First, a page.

We live in an age which confuses activity for fruitfulness.
Christians can import that confusion into the way they follow Jesus.
Part of the discernment process of wisdom is not to simply know right from wrong, but to also know which is best from among a range of worthy opportunities.
HT: Z

From Randy Alcorn.

The hardest lesson we learned in our first twenty years of marriage was this: life is full of good, worthwhile, and meaningful programs, activities, organizations, causes, and ministry opportunities — the vast majority of which we cannot and should not be involved with!
It is not sufficient that something be good or important. It must be the best and most important for me, and God must show me that. Why? For the same reason that if I have a hundred dollars to spend on groceries this month, I should buy meat and milk and fruit and vegetables, not donuts and chips. Most good things I will never be able to do. If I try, I’ll burn out and end up dropping out of half of them and doing the rest poorly.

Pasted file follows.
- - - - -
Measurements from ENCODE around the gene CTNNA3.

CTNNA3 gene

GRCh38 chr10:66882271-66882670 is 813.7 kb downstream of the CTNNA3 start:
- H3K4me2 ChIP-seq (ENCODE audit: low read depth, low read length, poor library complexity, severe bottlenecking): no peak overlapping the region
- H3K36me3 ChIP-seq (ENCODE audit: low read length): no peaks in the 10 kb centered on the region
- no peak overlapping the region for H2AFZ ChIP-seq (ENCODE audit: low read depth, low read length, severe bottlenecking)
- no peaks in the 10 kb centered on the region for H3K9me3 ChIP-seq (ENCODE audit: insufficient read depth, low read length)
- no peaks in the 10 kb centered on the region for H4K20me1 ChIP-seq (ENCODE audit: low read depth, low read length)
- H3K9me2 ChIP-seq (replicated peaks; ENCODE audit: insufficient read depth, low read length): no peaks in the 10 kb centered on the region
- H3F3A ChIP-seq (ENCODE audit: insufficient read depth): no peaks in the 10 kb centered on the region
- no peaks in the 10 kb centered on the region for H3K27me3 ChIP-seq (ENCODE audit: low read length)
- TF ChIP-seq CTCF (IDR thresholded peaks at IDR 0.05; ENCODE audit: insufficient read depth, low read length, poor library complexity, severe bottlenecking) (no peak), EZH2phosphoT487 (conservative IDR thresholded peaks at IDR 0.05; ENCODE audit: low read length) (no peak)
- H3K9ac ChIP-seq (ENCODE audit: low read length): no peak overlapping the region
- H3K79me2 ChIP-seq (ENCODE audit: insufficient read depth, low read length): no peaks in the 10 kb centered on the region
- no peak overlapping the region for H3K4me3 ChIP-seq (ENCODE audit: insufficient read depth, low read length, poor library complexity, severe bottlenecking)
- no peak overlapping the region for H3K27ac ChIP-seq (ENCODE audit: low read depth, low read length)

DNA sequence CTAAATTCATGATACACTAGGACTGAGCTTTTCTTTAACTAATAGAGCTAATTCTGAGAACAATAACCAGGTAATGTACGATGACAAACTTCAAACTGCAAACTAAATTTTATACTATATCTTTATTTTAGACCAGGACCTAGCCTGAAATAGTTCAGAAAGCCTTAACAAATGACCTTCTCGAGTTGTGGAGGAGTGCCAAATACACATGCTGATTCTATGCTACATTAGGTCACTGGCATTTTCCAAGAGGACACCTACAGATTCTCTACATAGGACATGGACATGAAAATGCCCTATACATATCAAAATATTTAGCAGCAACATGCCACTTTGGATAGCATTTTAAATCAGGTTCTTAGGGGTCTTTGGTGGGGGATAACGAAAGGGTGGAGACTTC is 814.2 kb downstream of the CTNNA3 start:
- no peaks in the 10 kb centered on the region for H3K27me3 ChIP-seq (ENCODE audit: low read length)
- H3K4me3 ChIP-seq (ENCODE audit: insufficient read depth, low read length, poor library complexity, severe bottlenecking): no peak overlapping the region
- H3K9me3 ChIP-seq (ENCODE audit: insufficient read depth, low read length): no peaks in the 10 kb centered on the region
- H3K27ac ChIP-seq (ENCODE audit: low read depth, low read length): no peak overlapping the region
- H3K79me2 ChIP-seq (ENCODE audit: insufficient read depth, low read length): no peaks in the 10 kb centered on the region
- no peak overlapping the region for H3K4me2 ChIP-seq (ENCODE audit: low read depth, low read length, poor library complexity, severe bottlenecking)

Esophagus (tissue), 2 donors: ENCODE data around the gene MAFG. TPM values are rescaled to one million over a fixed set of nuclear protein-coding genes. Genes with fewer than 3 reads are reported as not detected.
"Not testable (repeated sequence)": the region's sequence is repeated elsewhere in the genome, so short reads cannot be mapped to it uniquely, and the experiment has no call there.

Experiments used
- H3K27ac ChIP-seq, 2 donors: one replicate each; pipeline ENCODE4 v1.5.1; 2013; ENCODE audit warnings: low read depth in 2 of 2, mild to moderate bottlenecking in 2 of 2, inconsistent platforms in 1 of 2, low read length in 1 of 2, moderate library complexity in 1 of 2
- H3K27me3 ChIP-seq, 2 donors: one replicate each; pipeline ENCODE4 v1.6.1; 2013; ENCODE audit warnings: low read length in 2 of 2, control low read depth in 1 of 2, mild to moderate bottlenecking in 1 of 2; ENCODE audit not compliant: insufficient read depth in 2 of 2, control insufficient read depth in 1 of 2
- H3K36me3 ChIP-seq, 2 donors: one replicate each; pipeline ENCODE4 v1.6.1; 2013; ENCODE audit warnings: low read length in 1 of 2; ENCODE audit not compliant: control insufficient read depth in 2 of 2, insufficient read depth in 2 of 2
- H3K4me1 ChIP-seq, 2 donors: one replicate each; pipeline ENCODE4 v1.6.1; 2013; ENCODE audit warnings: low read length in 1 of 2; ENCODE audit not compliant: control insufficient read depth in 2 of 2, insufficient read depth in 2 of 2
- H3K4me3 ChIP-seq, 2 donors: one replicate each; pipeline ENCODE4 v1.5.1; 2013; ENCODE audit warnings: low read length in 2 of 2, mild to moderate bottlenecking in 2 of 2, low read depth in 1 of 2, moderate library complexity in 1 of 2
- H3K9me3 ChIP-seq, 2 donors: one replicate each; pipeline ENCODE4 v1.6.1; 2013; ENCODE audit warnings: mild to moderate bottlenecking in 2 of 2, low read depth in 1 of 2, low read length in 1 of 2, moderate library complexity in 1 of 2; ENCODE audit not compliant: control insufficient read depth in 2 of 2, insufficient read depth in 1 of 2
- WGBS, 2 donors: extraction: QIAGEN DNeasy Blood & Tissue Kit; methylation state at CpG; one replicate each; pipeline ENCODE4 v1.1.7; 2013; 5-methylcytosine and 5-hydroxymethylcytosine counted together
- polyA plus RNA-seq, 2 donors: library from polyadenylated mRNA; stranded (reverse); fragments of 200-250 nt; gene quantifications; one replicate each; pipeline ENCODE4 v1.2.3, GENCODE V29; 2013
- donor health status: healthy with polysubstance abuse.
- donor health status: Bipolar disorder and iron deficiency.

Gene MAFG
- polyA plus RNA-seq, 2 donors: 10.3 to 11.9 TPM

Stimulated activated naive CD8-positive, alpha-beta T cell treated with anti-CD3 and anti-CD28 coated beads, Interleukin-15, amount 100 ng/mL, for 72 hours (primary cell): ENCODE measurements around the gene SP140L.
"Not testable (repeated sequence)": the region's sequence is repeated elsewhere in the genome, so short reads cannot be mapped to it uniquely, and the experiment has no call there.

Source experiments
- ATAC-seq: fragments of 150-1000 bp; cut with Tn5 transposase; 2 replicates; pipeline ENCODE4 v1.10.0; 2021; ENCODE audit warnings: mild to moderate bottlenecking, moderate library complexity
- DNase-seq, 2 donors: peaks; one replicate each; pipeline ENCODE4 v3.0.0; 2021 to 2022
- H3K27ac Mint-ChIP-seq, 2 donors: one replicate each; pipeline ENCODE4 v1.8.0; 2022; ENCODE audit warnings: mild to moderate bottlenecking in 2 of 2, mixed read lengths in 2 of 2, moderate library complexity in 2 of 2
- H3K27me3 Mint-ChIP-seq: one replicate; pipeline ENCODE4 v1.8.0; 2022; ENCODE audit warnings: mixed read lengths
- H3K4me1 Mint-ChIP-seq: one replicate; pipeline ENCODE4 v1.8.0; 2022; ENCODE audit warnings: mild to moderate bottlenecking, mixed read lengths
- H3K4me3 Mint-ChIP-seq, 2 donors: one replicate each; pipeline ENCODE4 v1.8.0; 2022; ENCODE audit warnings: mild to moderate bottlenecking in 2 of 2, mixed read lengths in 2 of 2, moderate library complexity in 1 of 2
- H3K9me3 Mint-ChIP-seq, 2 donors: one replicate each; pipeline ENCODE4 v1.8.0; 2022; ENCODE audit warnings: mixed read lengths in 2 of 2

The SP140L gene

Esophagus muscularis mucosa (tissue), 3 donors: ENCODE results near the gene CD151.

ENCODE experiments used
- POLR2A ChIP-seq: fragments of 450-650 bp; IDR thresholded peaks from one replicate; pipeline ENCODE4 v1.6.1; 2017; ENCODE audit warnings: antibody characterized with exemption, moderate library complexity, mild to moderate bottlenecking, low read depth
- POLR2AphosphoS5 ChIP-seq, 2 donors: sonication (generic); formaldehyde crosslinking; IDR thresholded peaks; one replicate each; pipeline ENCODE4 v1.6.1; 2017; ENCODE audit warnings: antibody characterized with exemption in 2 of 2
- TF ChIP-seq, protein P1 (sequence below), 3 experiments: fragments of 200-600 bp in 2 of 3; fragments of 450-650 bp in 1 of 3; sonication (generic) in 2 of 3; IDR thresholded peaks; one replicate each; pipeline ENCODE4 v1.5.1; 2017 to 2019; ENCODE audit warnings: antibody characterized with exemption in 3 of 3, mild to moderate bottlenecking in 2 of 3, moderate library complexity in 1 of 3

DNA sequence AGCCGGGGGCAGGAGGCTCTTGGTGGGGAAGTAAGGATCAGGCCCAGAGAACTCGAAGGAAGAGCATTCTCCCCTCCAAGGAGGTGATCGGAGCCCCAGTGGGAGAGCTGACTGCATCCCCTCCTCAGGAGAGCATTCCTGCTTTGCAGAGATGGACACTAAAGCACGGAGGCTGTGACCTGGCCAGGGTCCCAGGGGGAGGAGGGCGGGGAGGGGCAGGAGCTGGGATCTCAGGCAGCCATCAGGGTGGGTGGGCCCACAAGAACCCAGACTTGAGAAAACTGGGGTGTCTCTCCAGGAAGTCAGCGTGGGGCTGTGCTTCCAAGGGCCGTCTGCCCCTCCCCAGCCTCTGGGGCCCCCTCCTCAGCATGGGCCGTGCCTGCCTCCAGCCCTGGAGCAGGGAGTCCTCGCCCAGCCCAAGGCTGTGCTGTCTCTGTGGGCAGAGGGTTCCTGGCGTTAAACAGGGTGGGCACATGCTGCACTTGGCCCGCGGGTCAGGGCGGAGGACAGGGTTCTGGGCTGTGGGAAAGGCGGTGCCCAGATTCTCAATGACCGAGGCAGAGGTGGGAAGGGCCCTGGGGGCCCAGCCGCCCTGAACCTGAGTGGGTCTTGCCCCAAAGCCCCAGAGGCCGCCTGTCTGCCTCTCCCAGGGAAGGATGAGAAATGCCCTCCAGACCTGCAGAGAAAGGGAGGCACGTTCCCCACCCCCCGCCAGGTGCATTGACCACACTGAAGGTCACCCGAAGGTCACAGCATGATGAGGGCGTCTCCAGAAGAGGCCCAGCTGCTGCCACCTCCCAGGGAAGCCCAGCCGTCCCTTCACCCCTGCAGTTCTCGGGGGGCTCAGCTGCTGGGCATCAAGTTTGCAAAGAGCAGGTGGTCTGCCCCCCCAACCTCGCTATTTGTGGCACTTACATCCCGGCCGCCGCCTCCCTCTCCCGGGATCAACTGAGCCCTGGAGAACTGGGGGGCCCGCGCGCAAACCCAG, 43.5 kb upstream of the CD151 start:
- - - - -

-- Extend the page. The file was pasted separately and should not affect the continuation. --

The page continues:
We sometimes mistake Christian busyness for true spirituality, failing to realize that over-commitment is no more honoring to God than under-commitment. In our relentless pursuit of spiritual success, we drag ourselves through a dizzy, busy, barren life. Our unspoken motto seems to be “Weariness is next to godliness.”

Read the whole post at Eternal Perspective.

One thought on “Mistaking Christian Busyness For True Spirituality (via Randly Alcorn)

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